McConnell Set to Make History After Fending Off a Revolt
Social Security

McConnell Set to Make History After Fending Off a Revolt


Sen. Mitch McConnell (R-KY) was reelected by his caucus as Senate Republican leader, fending off a challenge from Sen. Rick Scott of Florida — the first such challenge McConnell has faced in 15 years.

After a failed effort by some senators to postpone the vote, the 37-10 result in favor of McConnell, conducted via secret ballots, puts the Kentuckian on track to become the longest serving party leader in U.S. history. McConnell has led Senate Republicans since 2007 and is poised to break the record held by former Sen. Mike Mansfield (D-MT), who served as Senate Majority Leader from 1961 to 1977. Asked Wednesday whether he might step aside once he tops Mansfield’s record in 2023, McConnell said, “I'm not going anywhere.”

Other Senate Republicans securing leadership posts include John Thune of South Dakota, who will continue as minority whip; John Barrasso of Wyoming, who will remain conference chair; Montana’s Steve Daines, who will replace Scott as chair of the National Republican Senatorial Committee; Iowa’s Joni Ernst, who will become policy chair; and West Virginia’s Shelley Moore Capito, who will serve as the GOP conference’s vice chairwoman.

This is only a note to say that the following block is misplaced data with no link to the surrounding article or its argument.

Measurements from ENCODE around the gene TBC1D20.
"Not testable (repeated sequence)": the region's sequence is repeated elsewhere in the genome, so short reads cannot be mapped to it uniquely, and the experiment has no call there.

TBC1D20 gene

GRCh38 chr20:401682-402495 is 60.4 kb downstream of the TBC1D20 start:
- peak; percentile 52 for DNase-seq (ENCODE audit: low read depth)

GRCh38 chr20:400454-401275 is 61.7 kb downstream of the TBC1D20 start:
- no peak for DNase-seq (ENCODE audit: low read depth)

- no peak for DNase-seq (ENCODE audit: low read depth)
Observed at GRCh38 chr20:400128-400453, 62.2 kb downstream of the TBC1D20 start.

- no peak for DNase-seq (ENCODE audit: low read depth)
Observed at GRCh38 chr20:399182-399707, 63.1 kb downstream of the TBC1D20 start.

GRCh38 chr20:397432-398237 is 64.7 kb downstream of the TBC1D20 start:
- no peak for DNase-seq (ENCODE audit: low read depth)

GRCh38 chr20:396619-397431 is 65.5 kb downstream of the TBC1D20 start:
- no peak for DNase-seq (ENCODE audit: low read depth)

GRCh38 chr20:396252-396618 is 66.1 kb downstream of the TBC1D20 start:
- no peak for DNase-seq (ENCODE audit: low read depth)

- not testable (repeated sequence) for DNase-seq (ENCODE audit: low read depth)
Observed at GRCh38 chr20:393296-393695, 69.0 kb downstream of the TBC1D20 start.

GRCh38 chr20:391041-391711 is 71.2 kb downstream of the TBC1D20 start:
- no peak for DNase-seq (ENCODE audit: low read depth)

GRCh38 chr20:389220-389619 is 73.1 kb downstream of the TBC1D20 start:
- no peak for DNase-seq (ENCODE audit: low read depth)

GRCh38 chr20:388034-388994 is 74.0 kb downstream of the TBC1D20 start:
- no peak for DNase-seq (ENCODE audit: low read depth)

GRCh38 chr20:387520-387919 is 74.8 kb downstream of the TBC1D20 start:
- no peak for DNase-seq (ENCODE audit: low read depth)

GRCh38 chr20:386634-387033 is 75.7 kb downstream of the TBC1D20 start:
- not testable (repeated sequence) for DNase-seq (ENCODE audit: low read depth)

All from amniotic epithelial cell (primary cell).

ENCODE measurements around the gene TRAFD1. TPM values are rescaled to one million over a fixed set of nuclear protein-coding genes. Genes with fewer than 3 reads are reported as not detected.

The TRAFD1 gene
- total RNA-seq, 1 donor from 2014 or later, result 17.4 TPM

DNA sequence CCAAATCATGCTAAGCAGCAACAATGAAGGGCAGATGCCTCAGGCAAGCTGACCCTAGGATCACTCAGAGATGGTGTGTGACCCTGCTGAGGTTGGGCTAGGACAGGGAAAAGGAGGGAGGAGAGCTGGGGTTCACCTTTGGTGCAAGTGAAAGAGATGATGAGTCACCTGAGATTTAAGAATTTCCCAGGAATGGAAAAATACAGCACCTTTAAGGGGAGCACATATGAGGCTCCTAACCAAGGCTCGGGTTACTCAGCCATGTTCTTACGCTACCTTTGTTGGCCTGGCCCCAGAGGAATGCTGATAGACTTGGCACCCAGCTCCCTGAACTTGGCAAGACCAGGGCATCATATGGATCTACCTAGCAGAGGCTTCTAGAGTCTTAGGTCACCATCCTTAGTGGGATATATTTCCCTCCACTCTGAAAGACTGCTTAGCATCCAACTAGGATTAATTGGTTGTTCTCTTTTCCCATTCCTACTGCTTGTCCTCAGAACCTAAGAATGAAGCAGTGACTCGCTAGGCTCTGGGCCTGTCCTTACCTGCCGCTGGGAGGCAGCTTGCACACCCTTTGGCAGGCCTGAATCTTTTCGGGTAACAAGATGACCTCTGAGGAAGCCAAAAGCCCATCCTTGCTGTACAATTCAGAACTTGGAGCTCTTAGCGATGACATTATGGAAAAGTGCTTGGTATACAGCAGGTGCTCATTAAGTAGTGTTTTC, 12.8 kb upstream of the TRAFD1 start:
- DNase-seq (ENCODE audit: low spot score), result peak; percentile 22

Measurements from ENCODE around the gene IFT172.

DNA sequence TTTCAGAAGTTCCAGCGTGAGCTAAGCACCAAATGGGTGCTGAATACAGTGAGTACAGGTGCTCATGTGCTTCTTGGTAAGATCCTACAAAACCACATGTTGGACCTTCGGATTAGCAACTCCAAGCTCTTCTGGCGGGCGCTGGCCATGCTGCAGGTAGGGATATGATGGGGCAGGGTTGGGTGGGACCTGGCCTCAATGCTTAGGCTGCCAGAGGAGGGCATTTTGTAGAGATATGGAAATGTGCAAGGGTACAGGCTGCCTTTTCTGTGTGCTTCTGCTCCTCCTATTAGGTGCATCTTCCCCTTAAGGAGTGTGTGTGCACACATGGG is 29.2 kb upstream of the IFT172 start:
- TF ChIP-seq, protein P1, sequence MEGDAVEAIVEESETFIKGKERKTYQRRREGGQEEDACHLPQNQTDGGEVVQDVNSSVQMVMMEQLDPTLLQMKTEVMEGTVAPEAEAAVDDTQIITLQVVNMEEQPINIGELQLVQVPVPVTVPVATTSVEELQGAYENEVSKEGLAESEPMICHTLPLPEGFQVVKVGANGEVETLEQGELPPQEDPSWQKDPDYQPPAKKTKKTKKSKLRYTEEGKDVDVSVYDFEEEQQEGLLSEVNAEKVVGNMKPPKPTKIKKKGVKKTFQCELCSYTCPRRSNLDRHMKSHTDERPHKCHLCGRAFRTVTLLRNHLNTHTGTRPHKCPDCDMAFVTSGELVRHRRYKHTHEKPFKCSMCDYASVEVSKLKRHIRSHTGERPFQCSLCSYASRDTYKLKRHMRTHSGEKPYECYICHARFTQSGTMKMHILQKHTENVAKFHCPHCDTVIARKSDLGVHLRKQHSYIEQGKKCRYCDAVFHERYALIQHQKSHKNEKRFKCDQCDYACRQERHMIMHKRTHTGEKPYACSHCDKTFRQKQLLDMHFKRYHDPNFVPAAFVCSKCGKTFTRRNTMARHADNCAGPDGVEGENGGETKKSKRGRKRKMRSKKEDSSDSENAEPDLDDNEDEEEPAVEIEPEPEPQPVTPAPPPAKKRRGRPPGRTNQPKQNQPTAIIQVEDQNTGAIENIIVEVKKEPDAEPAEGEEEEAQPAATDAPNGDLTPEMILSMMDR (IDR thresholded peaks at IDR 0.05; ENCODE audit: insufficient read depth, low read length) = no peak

Scott Doubles Down on Call to Change Social Security and Medicare

Unbowed by his failed challenge to McConnell, Scott issued a statement reiterating his calls for Congress to cut federal spending and make some dramatic changes to Social Security and Medicare.

Scott had issued a proposed agenda for Republicans that initially said that all Americans should have to pay some federal income “to have skin in the game” and called for all federal programs, including Social Security and Medicare, to sunset or be renewed by Congress every five years. Scott backtracked on the tax increase, insisting he never wanted any tax hikes at all. But he is not shying away from his calls to change Social Security and Medicare — calls that some Republicans say hurt their party in the election by giving President Joe Biden and Democrats ammunition for attacks.

In his statement, Scott said:

“I will never stop fighting to end Joe Biden’s reckless government spending and the devastating inflation Democrats have caused. I will never stop fighting to finally take action to protect Social Security and Medicare and preserve the promise of these programs for our children and grandchildren; to hold government accountable, from the FBI to the IRS; to truly combat the extreme danger posed by Communist China; and to refocus our military on lethal defense instead of woke nonsense.”

To be clear: Scott’s plan, rejected by McConnell and some other Republicans, would have sunset Social Security and Medicare every five years, requiring lawmakers to re-up the programs. The plan also proposed to “Force Congress to issue a report every year telling the public what they plan to do when Social Security and Medicare go bankrupt.”

UPDATE, 11/17: Clare Lattanze, a spokesperson for Scott emails: "In general, Senator Scott has been very vocal on the need for Congress to discuss and take real action to preserve Social Security and Medicare, which are on track for bankruptcy and need to be preserved, protected and made solvent for the American people who have paid into and rely on them. Congress regularly reviews essential programs and functions of the federal government— Social Security and Medicare should be no different."